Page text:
We think of swans as graceful birds, floating ornaments on many ponds in our parks. And for many years, the swan was the symbol of the Royal Dutch Airlines. Peacocks are more colourful, particularly when displaying their beautiful, lavish tail feathers. During the Middle Ages, however, both swans and peacocks were put on the table as festive dishes.
Swans and peacocks were not every day fare, even in wealthy households. Rather, we find them in descriptions of society occasions. I take you back to the year 1369, when the Hague saw the marriage of the daughter of the Count of Holland to the son of the Duke of Guelders.
The festivities at the Binnenhof lasted three days and 200 guests were entertained. Accounts of the events included a long list of banquet ingredients, among them no fewer than 70 swans!
‘Show off dish’
Large birds like peacocks and swans were considered “show” dishes — highlights of a grand meal. A bird would be carefully stripped of its skin and feathers. The meat was prepared and then put back into the feathered skin in order to display the bird in all its splendour. Since the meat of such birds is very dry and tough, we can assume that mostly the meat of young animals was used.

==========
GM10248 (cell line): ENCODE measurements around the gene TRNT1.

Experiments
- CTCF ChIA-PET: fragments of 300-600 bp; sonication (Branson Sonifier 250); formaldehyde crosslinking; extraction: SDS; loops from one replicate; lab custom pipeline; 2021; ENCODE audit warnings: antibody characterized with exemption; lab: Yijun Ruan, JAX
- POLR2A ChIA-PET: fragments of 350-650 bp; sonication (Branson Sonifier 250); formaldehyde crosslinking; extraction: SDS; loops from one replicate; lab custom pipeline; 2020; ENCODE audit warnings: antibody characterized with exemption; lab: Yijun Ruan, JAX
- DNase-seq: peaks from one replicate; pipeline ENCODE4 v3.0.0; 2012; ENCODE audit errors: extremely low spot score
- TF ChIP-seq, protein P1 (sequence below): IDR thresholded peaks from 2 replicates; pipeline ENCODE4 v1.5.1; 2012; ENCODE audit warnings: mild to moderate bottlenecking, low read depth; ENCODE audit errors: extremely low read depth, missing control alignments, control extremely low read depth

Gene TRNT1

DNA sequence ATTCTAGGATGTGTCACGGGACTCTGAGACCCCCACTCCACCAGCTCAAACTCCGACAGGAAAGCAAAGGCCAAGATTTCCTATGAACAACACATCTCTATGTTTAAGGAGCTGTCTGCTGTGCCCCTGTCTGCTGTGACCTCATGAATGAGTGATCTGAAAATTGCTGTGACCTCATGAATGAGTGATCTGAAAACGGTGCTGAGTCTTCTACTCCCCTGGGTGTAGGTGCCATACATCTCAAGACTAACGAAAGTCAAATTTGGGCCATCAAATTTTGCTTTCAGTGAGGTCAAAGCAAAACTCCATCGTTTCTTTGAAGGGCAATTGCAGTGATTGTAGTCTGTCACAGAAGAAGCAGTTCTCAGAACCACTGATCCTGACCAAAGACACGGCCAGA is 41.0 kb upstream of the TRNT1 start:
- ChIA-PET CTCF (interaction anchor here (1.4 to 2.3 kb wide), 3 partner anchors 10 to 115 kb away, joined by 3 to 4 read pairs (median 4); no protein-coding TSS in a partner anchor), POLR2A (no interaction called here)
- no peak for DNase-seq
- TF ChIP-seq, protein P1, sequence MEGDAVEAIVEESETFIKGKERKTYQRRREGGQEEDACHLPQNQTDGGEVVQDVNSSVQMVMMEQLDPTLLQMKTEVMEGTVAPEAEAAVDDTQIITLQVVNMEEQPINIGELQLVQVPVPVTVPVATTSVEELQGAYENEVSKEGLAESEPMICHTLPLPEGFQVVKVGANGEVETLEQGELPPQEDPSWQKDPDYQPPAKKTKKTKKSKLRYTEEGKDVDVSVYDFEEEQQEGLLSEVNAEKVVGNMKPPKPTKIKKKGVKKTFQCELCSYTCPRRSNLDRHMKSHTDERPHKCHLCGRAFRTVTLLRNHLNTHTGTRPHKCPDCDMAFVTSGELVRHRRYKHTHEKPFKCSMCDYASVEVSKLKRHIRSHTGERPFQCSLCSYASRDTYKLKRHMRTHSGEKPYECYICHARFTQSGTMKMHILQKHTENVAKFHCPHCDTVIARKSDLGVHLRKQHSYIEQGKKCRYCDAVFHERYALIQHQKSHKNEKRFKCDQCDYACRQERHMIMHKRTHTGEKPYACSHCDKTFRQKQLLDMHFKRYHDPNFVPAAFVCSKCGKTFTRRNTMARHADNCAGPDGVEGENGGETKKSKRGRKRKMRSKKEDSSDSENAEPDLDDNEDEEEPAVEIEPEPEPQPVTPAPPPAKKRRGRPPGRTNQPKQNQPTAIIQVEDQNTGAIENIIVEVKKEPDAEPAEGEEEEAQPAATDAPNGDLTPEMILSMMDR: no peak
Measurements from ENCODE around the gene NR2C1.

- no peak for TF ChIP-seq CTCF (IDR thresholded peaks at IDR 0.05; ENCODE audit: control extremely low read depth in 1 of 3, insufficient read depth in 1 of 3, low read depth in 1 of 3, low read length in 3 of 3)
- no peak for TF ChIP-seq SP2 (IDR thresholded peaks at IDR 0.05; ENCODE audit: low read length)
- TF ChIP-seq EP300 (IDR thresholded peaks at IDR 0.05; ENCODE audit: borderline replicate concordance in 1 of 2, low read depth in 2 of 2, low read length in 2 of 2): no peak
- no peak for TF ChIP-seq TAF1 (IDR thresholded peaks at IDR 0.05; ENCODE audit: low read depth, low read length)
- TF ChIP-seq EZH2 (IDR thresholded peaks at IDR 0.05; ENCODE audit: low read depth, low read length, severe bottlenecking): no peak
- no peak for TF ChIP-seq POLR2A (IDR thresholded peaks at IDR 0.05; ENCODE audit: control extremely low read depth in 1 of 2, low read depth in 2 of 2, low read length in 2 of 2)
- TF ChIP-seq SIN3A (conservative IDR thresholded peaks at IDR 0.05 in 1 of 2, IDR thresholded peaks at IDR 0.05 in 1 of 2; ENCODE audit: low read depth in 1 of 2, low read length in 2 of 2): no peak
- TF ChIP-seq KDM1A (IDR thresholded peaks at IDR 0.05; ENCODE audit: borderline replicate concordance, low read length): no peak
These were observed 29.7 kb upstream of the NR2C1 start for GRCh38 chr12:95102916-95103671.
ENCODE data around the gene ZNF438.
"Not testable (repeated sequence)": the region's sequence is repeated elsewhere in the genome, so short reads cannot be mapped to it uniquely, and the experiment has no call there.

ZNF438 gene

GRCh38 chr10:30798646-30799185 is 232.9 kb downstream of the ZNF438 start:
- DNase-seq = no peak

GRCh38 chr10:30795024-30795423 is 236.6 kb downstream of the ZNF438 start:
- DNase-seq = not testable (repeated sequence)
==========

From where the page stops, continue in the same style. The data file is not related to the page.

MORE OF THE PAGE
Another means of preparation was a pie with a prepared bird on top, as can be seen in 17th century paintings.
The present day
I will tell you more about the fascinating history of our food and drink during my walk: